The basic movement patterns of Olympic weightlifting can be learned in a more user-friendly way with sandbags.
In summary, it is said that training with sandbags is easier, more gentle, and more versatile than training with barbells and beginners can quickly and securely be introduced to Olympic weight lifting, especially as the important stabilization muscles are more intensively stressed.
Beginners often have difficulties especially with building up the body tension and maintaining it during the exercises. Training with sandbags can be quickly and easily adapted to their abilities.
The training can be more versatile and the equipment required is much more cost-effective compared to an Olympic barbell set. A special rubber floor for catching dropped or fallen weights is not necessary with sandbags, which allows for an effective weight training, for example at home on tiles, parquet or laminate floors.
Under no circumstances is this article intended to detract from the many possibilities and positive effects of Olympic weightlifting, which in many training facilities has its permanent place in athletic training, but simply suggests the sandbag training alternative, at least for beginners.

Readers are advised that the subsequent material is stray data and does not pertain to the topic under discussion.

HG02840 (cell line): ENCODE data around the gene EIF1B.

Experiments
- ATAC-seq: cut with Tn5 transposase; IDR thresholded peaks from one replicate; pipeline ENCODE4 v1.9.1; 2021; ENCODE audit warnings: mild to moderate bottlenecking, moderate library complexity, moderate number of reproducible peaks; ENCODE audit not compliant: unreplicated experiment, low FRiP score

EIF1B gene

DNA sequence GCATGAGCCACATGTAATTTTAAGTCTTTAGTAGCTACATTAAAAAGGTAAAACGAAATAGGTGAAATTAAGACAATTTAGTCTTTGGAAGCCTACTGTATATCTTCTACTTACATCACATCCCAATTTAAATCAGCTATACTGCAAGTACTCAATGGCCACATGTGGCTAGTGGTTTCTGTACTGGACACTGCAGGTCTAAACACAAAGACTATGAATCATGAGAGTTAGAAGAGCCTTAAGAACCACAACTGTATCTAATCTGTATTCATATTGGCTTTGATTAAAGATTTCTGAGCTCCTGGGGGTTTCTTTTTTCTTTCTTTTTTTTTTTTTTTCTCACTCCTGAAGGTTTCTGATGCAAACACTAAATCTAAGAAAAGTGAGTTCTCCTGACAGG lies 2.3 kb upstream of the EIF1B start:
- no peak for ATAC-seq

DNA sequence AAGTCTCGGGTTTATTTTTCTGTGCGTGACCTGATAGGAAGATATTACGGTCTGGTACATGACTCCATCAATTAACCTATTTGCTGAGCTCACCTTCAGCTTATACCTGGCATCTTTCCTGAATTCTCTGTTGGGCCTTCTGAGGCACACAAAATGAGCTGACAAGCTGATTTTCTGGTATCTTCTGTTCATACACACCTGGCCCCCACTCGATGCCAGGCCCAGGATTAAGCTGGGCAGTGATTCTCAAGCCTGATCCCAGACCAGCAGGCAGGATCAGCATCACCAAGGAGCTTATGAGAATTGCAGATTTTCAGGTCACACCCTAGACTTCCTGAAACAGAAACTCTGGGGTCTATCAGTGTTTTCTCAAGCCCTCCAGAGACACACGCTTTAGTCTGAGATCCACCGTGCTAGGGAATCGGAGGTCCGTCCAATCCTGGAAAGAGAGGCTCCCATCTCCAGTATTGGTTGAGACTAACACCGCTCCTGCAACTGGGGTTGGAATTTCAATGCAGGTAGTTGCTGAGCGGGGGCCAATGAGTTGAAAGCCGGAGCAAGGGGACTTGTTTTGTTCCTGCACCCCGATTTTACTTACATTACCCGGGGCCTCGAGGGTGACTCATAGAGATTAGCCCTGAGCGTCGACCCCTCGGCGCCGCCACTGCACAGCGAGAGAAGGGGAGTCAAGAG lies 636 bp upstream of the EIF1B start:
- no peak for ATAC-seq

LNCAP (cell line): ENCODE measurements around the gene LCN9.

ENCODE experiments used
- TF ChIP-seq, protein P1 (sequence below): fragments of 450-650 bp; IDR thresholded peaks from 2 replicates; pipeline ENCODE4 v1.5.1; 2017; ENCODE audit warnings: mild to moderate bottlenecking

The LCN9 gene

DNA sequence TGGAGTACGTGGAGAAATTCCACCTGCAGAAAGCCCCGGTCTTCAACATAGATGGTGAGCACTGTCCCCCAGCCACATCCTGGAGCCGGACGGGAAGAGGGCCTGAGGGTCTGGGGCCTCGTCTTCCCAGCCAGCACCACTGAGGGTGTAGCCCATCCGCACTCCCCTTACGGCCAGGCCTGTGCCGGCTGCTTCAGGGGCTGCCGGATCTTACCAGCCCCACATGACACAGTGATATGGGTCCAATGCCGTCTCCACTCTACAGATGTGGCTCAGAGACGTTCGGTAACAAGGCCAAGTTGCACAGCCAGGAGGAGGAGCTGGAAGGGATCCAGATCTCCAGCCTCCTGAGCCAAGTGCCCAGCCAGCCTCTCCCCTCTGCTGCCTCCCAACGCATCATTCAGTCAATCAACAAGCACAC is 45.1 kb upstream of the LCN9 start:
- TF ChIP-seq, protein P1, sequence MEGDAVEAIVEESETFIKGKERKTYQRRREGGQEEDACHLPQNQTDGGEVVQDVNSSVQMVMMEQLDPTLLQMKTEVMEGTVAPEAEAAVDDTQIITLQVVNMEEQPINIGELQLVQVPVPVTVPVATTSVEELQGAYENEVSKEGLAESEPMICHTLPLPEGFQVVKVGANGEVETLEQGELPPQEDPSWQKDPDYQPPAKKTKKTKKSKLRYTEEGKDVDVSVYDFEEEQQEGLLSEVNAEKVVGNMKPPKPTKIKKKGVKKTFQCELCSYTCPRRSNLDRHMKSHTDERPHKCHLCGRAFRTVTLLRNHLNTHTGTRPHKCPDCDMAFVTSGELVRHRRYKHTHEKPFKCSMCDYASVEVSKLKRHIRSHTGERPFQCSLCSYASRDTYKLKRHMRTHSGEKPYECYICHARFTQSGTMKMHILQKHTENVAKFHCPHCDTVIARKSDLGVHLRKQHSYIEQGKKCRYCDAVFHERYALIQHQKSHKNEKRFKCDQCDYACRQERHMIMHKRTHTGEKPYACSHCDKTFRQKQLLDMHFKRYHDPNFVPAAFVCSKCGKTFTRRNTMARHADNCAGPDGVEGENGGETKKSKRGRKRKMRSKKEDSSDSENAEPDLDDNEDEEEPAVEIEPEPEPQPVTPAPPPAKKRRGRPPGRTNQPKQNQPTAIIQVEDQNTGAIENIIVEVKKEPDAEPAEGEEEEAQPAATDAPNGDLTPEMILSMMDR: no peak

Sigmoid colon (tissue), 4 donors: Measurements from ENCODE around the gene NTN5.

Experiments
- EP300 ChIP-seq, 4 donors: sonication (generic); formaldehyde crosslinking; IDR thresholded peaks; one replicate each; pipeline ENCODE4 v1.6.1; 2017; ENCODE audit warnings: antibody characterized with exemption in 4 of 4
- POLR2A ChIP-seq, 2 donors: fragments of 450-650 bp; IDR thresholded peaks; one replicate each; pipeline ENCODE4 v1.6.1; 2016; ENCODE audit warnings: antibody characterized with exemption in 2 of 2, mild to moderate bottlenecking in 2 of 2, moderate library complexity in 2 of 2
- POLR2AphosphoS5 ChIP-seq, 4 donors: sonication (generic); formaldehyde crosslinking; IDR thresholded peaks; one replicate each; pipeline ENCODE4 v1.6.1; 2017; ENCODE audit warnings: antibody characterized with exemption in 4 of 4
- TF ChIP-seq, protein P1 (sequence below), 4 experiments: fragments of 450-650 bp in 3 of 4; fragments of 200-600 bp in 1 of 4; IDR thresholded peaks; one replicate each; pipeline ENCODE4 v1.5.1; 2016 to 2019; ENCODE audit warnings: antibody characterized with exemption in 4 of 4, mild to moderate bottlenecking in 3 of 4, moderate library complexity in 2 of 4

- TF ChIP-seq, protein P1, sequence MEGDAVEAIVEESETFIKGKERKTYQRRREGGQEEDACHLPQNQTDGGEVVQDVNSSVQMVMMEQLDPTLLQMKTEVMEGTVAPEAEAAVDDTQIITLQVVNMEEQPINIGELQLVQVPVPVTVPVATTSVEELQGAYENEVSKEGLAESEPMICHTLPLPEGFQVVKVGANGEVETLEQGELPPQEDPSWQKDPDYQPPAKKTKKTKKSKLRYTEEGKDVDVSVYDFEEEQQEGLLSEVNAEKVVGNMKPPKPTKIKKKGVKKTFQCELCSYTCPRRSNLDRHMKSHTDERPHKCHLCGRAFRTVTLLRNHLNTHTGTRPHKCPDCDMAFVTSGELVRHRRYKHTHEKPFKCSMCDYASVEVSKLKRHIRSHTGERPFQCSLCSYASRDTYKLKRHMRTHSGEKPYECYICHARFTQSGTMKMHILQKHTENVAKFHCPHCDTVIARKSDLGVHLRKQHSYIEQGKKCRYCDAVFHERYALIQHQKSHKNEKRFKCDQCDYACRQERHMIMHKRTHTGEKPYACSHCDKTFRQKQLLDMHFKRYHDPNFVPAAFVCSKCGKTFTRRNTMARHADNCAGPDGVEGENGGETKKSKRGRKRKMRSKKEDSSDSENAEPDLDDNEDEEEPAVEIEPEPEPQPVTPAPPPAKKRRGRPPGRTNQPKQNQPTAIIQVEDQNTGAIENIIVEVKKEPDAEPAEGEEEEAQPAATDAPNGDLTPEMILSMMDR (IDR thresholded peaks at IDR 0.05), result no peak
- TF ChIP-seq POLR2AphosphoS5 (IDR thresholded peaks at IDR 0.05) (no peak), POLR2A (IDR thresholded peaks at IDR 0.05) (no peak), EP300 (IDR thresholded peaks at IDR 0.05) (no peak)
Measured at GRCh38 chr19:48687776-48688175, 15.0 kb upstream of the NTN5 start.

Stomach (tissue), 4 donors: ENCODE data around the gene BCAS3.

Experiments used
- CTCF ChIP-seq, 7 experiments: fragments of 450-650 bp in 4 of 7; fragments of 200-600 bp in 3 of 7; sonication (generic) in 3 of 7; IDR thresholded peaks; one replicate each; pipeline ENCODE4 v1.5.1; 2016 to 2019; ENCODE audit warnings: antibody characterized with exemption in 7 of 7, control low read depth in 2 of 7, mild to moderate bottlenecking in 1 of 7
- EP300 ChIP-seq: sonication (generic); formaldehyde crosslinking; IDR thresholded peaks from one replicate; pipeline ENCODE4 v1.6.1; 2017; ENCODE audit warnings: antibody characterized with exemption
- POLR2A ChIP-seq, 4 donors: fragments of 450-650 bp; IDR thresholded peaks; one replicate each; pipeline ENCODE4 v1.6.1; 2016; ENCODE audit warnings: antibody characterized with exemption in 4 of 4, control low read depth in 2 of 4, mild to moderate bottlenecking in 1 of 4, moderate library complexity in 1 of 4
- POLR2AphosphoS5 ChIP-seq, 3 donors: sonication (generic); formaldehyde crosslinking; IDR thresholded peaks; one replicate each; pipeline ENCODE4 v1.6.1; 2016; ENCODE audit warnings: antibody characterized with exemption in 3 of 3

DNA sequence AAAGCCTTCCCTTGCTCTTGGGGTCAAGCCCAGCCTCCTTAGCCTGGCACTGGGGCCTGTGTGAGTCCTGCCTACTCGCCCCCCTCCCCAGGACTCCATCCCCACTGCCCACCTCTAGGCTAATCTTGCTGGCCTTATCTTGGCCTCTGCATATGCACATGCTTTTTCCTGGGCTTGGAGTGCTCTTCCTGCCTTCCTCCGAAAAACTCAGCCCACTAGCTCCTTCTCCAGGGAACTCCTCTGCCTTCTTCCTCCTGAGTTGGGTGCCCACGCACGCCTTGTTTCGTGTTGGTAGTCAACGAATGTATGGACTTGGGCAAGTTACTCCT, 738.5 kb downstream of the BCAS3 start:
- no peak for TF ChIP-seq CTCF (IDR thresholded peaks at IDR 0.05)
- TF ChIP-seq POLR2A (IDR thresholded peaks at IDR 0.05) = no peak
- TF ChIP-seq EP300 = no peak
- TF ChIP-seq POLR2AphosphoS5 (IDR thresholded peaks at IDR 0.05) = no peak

A good workout is not solely based on one training device, as this could restrict the possibilities and results, but is primarily aimed at the safest and fastest possible achievement of the individual training goals. For this purpose, a combination of different training tools has proven to be most successful, because they all have their strengths and weaknesses. It remains the trainer’s art to find and apply the most appropriate means and methods for the trainees individually.
Finally, the baby has arrived! And with the new baby comes new duties and entirely new time management needs in your daily life. Naturally, you are overjoyed with the new addition. But you also need to keep someone else in mind: yourself! It’s not only important for you, but for your family too that you feel comfortable in your own skin and have some time to yourself. This is where the right training can do wonders! In my experience as a personal trainer, I have always found the following to be true: the greatest difficulty for young mothers is to find a balance between care for the baby, family life and exercise. With training, there’s just so much to do, from finding a babysitter to all the preparations needed before you and baby can leave the house, like packing the nappy bag and all that. Not to mention other obstacles that could stand in the way. But it doesn’t have to be this way. You can train comfortably right at home without neglecting your motherly duties.